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Shameless audacity a strategy to spread disinformation, says Rupa Jha of BBC World Service

From all that we know, have read and know from history, fake news has played as a big weapon in the hands of autocrats, dictators and stands against democracy, says Rupa Jha, Head of Indian Languages, BBC World Service.

Sonal Khetarpal   New Delhi     Last Updated: January 25, 2019  | 19:49 IST
Shameless audacity a strategy to spread disinformation, says Rupa Jha of BBC World Service

World leaders are weaponsing the term fake news and using it against news organisations and journalists whose coverage they find disagreeable. Recently, Donald Trump accused CNN of reporting fake news, calling its journalist a "rude, terrible person". "Shameless audacity dismays and disorients. Since long it has been the strategy for disinformation. From all that we know, have read and know from history, fake news has played as a big weapon in the hands of autocrats, dictators and stands against democracy, says Rupa Jha, Head of Indian Languages, BBC World Service. "For a country like India this is a big threat."

She adds, that as a country we have not yet developed a culture of looking at the source of the information. In fact, it is a common perception that if a message is received from an uncle or an aunt, it can be trusted. BBC study 'Beyond Fake News' shows how Indians are becoming distrustful of the mainstream media houses and are 'forwarding' information from alternative sources without verifying it, in the belief that they are helping to spread facts.

Media houses, journalists too have added to the problem. In the rush to break news, journalists often end up busting fake news. "Media right now in India and across the globe is in a crisis moment, especially when traditional media and television remains a big platform and the journalism we see there and the business that regulates it is terrifying," says Jha.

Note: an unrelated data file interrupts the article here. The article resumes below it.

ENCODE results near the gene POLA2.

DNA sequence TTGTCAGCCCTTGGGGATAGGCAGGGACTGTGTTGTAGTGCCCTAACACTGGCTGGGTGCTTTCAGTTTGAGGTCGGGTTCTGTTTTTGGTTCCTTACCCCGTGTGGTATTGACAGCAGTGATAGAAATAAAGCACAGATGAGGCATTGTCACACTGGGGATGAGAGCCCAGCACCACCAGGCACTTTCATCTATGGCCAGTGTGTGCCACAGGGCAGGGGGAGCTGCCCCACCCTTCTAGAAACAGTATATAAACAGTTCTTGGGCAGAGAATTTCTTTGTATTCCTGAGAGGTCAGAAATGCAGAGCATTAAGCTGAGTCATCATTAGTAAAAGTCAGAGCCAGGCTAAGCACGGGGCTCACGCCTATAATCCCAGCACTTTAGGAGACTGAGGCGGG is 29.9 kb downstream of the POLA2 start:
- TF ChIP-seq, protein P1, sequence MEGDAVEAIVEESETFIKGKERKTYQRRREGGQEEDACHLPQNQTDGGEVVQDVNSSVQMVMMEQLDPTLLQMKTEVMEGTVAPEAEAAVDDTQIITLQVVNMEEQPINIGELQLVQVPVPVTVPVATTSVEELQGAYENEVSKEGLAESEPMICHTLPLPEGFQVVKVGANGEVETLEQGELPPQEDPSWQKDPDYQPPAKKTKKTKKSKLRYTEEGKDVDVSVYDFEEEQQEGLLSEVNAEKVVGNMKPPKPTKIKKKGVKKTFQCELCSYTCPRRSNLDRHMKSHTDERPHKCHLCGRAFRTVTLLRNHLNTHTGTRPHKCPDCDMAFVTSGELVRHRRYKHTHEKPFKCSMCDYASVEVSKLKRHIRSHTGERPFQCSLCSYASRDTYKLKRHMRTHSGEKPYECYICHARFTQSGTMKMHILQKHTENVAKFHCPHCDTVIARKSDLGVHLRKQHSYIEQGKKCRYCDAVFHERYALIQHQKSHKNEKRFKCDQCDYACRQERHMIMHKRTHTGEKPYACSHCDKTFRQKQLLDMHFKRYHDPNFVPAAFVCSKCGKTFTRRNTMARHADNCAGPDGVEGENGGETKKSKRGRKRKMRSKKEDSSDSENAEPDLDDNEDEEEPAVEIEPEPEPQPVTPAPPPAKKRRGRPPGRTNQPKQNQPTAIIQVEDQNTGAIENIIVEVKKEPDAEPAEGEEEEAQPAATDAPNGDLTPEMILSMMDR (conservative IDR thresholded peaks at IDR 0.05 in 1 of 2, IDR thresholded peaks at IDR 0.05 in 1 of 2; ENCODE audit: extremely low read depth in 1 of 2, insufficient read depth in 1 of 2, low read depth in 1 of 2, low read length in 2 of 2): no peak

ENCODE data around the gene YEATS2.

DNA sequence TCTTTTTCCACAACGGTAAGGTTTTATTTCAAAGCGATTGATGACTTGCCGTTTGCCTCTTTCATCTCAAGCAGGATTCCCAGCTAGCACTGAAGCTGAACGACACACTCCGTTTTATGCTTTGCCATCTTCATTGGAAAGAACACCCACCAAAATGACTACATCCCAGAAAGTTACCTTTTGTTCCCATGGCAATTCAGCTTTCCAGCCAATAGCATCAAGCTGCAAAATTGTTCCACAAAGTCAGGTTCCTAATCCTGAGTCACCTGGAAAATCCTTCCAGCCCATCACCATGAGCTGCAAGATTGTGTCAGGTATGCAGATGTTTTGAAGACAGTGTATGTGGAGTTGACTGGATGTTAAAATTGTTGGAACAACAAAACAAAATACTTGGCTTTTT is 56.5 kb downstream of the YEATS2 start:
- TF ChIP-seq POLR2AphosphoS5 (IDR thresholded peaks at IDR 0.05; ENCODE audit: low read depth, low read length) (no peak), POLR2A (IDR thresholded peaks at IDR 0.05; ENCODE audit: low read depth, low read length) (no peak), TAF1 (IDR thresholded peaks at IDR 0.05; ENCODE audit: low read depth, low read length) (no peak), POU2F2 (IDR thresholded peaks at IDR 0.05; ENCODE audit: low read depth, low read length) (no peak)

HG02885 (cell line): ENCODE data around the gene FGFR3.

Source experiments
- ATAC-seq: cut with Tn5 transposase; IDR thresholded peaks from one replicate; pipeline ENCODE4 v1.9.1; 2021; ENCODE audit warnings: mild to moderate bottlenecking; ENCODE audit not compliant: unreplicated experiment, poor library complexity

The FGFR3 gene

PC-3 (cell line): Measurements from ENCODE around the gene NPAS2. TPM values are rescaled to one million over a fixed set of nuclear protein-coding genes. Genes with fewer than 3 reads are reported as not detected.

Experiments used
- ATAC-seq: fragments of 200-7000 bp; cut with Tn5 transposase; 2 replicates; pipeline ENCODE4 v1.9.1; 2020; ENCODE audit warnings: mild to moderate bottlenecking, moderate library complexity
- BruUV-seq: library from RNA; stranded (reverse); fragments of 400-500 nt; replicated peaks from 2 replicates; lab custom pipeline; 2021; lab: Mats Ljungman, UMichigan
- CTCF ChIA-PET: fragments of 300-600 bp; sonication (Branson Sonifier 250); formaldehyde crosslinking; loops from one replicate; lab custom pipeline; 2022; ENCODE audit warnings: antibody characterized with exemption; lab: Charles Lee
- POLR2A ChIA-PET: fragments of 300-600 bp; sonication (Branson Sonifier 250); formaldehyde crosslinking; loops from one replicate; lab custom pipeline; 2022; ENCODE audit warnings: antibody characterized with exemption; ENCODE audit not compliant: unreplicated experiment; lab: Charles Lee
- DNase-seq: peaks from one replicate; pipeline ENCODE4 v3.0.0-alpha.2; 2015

The way forward for the news outlets would be to go back to the basics of journalism -- going out and finding the truth and reporting it objectively. "It will take a long time to bring back the trust and resilience towards media," she says.

Also read: WhatsApp launches TV campaigns to fight fake news in India

Abhinandan Sekhri, co-founder and CEO of Newslaundry suggests the way to organically fix the fake news problem is by relooking at its revenue model. World over, the fundamental commerce of news is changing and several platforms are charging for news. As long as news will be driven by eyeballs and ad rates are determined by number of people watching, there is an incentive for news to become Big Boss, he said. "When you pay for news, it will serve the viewers but when advertisers pay for news, it will serve the advertiser."

Another key reason for spreading fake news, especially in the last few years, is for nation building and cultural preservation, and people too forward these messages thinking it as an act of nationalism. This problem of fake news will remain as long as the dispensation (read government) benefits from it, says Sekhri.

Quoting BBC study, Jha shared that the right wing network on Twitter is well aligned compared to the left wing. Therefore, fake news that has a right leaning gets spread very quickly.  There is also an overlap between the rise in fake news content and pro-Modi political activities. More than 56 per cent of the followers from Modi's Twitter handle are unverified Twitter accounts, which is the highest among any political leader across the globe, said Jha. These are not necessarily fake profiles, but are amplifiers with a strong following, who tweet almost thousand times a day.

This was a part of the panel discussion on 'Contours of Fake News and its impact on society' organized by Delhi-based not-for-profit legal services organisation Software Freedom Law Center (SFLC).

Also read: Here's how WhatsApp plans to fight fake news in India

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